INTRODUCTION: Overall complication rates associated with a wide range of diagnostic and therapeutic interventional cardiac procedures in a contemporary academic setting have not been reported.
ANIMALS, MATERIALS AND METHODS: Consecutive interventional procedures performed for client-owned dogs were retrospectively analyzed to characterize procedural complications and mortality.
RESULTS: Three hundred sixty-four procedures were performed on 336 dogs. Interventions included attempted or completed transvenous pacemaker (PM) implantation (n = 134) with subsequent pacing system revision (n = 8), pulmonic balloon valvuloplasty (BVP) (n = 117) with a subset of patients undergoing an additional BVP (n = 14), transarterial closure of left-to-right shunting patent ductus arteriosus (PDA) (n = 66), diagnostic angiography and/or cardiovascular pressure measurement (n = 9), transvenous temporary pacing (n = 7), septal defect occlusion (n = 5), heartworm extraction (n = 3), and BVP catheter fragment retrieval (n = 1). The prevalence of major perioperative and postoperative complications for all procedures was 5% and 6%, respectively, and the procedural mortality rate was 2%. The overall rate of major complications was 12% for the PM group, 11% for the BVP group, and 2% for the PDA occlusion group. Both PM implantation and BVP have higher rates of major complications overall compared with PDA occlusion (p=0.0151).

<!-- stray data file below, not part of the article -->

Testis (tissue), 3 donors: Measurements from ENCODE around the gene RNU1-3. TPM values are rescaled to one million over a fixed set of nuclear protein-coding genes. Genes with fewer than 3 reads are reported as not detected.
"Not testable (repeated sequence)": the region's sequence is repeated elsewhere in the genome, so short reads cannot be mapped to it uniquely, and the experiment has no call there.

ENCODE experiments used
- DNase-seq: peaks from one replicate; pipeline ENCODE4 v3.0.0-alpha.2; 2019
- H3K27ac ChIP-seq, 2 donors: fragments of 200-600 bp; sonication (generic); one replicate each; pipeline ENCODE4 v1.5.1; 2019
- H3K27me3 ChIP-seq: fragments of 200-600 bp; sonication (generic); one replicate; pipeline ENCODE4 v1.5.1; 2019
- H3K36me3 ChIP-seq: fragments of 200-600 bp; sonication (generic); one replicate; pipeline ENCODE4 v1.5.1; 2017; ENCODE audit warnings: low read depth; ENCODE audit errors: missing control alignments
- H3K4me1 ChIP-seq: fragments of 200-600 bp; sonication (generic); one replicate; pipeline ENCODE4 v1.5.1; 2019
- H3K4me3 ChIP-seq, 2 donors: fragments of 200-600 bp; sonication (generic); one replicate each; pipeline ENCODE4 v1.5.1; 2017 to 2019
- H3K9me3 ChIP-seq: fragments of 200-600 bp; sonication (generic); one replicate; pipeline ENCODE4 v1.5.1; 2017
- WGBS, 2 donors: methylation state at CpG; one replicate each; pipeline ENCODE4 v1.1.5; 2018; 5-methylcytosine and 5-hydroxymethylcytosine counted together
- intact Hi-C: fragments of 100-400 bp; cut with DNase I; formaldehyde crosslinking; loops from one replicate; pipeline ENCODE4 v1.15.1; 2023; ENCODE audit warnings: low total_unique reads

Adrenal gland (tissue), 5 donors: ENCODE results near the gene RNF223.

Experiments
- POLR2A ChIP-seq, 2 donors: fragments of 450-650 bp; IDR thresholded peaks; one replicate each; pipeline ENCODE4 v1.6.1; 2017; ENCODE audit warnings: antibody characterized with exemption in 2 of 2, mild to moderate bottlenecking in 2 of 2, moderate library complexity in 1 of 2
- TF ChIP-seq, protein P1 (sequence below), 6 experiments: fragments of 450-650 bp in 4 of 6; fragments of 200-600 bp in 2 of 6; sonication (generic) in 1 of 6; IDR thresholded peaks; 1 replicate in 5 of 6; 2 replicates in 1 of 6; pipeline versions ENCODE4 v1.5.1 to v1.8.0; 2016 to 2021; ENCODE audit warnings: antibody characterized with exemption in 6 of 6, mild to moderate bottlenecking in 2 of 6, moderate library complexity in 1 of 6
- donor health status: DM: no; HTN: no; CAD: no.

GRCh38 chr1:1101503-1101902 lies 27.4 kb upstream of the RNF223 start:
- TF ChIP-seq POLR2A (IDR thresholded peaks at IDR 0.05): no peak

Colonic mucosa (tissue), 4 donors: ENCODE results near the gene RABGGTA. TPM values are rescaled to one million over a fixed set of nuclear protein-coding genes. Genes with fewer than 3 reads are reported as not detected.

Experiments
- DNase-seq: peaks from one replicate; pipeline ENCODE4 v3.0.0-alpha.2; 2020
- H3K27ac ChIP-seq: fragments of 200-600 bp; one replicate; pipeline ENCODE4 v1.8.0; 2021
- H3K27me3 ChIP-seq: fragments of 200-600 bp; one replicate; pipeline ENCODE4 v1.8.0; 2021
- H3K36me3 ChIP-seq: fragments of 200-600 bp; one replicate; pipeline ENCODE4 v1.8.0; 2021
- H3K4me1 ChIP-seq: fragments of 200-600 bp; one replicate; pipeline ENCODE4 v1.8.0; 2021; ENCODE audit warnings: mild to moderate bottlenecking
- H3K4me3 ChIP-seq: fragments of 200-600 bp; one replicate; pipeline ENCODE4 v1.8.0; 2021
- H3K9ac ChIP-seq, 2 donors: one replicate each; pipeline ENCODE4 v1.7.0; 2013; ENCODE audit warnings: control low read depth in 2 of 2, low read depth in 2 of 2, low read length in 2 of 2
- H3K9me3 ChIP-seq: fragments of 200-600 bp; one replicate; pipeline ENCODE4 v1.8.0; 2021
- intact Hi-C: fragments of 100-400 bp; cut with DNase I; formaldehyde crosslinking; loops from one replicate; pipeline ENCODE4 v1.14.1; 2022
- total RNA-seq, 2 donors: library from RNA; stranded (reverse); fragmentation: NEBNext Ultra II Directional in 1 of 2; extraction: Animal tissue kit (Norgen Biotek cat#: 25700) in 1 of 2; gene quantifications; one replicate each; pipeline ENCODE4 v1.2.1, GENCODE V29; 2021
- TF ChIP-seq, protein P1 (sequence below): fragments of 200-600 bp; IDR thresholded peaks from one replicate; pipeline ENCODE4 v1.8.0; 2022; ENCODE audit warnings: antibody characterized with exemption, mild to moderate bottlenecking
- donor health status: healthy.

CONCLUSIONS: The results of this study indicate that the prevalence of major complications and mortality associated with interventional cardiac procedures is low; however, significant differences exist in complication rates between procedures.